nonvolatile
User Rank
CEO
Re: compliance
nonvolatile   2/7/2014 8:13:32 AM
NO RATINGS
Compliance - we spent over 5 years gettting rid of the bugs. So, we are entering now a development stage - as you may know, in industrial research we have first a prove of concept and then R&D to show that it is real and useful. After that there is an engineering benchmarking phase, the develpment phase, in which design and processes cand comply with product specs and reliability. We are at this point. The teams separate - one continues further R&D for other applications and the technology team does the Test Chips at a given node, Typically this is about 2 years. We are entering that curve now. So 2 years is a good number. The nice thing here is that this is fab compatible and we do not need Platinum electrodes as the otherRRAMs usually do.

resistion
User Rank
CEO
Re: forming
resistion   2/7/2014 8:22:54 AM
NO RATINGS
My understanding is the initial state for resistive memory determines the initial operation. For an insulator like HfO2, there would be an initial step similar to breakdown, but not as drastic as in antifuse OTP. For an initially conducting state, the initial operation would be the RESET, which should be very high current for something metallic.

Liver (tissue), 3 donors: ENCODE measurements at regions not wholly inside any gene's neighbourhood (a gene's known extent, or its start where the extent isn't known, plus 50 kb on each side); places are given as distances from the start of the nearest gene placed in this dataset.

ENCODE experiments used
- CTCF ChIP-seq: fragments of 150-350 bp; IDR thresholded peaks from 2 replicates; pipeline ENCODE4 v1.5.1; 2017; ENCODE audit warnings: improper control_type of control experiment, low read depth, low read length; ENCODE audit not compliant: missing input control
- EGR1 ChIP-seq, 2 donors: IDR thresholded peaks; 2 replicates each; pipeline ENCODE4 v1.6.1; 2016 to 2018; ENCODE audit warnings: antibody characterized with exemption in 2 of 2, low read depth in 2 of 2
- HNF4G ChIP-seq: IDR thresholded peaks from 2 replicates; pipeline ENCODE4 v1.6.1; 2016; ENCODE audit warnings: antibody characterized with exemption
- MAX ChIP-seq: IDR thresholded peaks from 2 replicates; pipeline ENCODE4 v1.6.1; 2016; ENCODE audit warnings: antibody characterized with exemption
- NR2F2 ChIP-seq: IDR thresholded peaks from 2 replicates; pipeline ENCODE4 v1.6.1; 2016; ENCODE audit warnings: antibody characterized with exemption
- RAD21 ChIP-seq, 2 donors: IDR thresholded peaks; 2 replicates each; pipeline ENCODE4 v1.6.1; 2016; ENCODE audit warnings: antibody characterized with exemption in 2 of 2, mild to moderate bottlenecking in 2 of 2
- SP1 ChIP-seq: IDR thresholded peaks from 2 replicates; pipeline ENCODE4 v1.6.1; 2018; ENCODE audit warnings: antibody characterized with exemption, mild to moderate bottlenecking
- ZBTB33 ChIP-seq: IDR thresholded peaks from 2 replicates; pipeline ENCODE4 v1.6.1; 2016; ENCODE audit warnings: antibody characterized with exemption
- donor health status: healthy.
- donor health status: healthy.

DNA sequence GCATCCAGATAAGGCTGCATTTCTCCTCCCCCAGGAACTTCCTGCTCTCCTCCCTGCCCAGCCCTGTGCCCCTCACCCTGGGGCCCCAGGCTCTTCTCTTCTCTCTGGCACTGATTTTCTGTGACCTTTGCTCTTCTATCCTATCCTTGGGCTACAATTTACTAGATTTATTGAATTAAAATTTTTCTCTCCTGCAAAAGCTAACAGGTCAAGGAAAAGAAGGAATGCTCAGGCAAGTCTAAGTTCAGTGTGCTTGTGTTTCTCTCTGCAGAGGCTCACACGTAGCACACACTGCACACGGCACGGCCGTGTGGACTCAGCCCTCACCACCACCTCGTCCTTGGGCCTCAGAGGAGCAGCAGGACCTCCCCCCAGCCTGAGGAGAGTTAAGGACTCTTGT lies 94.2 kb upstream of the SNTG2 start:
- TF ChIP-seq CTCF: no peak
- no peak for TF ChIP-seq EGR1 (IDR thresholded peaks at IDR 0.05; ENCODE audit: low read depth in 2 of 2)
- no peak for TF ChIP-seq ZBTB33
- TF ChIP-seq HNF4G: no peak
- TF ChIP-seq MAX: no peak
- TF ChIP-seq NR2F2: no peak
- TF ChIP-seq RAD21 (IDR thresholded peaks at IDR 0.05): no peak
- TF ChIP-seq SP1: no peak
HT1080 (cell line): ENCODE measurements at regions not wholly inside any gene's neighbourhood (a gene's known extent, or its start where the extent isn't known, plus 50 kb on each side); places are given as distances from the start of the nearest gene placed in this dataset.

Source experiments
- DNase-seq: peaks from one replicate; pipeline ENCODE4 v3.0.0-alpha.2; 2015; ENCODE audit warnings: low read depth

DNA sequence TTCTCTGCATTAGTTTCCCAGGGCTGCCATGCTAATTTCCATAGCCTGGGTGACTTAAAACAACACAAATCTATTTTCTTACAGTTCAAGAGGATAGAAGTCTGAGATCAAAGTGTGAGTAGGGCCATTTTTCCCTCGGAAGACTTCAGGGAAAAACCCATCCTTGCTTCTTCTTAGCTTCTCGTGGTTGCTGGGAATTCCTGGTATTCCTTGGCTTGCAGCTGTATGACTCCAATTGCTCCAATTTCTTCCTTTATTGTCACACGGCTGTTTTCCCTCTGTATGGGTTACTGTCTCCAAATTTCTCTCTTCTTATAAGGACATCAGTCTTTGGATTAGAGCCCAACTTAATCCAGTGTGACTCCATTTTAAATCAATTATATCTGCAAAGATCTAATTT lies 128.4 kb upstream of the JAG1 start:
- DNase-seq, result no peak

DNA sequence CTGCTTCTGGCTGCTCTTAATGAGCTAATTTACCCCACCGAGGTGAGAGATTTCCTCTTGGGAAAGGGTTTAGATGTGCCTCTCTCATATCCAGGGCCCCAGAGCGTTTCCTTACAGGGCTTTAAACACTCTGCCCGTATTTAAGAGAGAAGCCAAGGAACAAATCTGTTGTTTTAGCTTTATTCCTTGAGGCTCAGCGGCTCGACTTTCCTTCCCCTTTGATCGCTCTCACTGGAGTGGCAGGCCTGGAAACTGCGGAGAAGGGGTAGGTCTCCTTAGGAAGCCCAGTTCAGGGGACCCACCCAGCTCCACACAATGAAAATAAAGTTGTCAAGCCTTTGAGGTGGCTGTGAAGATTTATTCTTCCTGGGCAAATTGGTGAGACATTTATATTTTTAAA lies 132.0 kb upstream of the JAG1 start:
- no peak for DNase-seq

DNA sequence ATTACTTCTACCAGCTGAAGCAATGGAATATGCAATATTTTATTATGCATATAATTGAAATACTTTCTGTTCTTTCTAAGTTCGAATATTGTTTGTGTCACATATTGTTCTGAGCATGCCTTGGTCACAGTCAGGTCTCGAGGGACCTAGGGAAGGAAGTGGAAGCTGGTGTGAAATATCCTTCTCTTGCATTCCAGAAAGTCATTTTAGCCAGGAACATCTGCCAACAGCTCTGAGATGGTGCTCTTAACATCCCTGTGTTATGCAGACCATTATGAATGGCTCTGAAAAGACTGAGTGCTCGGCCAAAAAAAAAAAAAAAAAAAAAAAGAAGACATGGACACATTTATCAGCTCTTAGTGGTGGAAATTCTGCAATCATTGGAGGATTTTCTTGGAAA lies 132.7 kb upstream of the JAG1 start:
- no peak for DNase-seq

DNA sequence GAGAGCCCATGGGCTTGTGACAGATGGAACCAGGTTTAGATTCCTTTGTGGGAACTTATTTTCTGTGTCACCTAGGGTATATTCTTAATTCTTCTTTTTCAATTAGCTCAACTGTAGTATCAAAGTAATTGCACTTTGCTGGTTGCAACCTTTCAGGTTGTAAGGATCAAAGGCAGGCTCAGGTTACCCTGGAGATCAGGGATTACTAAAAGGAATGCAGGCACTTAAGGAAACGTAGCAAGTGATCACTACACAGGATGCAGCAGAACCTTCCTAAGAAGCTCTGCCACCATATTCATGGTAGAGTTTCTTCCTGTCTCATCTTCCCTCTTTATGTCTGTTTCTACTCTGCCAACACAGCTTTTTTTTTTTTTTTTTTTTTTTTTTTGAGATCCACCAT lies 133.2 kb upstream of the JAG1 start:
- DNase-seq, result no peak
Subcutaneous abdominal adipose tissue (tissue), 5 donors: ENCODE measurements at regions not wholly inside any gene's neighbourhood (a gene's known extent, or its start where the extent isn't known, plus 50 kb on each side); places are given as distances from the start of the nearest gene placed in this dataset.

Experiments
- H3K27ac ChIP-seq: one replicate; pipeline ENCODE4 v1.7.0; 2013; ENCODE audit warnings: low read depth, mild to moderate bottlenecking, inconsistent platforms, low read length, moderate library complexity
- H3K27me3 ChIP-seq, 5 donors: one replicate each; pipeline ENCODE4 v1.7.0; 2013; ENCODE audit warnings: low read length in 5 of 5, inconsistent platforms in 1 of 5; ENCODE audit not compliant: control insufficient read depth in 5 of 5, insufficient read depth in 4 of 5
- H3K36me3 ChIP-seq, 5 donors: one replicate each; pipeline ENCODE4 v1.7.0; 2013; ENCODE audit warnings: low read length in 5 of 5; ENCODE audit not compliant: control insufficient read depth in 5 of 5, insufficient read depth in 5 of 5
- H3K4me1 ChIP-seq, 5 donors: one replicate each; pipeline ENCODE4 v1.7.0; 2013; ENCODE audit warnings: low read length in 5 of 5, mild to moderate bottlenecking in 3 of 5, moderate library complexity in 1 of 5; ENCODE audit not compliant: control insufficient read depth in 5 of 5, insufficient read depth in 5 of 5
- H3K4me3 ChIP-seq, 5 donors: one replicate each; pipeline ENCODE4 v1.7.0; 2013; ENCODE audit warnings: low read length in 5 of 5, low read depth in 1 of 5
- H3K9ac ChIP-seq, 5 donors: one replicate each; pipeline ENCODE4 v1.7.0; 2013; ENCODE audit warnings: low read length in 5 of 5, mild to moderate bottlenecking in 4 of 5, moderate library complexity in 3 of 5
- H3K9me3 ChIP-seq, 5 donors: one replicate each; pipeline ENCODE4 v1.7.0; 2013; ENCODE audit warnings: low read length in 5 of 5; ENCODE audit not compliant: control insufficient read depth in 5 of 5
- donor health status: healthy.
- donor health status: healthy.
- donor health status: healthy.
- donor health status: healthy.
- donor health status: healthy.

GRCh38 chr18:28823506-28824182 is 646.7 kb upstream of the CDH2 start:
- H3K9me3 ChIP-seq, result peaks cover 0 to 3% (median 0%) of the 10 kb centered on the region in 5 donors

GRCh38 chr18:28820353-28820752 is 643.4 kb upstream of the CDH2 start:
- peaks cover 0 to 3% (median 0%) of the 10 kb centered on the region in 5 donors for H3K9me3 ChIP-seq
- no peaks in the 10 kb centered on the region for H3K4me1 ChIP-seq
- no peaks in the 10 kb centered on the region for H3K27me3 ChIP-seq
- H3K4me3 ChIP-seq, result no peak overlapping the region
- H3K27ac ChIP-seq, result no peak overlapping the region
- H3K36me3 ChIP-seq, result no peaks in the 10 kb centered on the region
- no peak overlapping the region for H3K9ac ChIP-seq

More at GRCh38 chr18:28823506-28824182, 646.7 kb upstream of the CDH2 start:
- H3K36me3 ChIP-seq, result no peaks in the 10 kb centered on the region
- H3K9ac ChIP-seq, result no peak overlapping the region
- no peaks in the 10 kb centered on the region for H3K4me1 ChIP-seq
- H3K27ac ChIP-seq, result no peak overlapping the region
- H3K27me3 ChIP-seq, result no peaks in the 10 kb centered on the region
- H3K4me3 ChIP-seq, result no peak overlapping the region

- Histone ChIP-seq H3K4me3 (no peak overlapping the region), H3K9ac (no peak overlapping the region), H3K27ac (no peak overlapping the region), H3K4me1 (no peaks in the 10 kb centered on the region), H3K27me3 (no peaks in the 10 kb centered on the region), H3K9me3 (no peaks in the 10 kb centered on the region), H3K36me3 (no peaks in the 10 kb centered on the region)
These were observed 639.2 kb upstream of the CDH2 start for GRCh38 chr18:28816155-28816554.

Ron Neale
User Rank
Blogger
Re: compliance
Ron Neale   2/7/2014 8:28:14 AM
NO RATINGS
Resistion; The need for forming brings with it at least at two problems and maybe more. If forming requires conditions different normal operation then that adds a burden to the initial user of the as-born device or as you suggest the test budget. In that it is first necessary to apply a forming cycle to every cell prior to testing. This would not be negligible as you suggest for a 16Gbit device. The second consideration is relaibility, does a device in its just formed state have the same level of reliability as a device in its F+1 write/erase cycle state.

Example: Long ago in the early days of Phase Change Memory (PCM) if the devices were made in the amorphous state then sometimes the natural annealing of the amorphous material in its as deposited state would cause the threshold voltage to drift above the value at which the array could be operated. With very small arrays the techique we used was to thermally crystallize the material during fabrication then at the test stage run multiple reset pulses, to erase all of the active material in each pore, then test. Not something I would recommend for 16Gbits. The later introduction of the edge contact (dome/mushroom) PCM solved that problem to a degree and allowed PCMs to be fabricated in the crystal conducting as-born state; even so the initial pulse is still a dome forming pulse.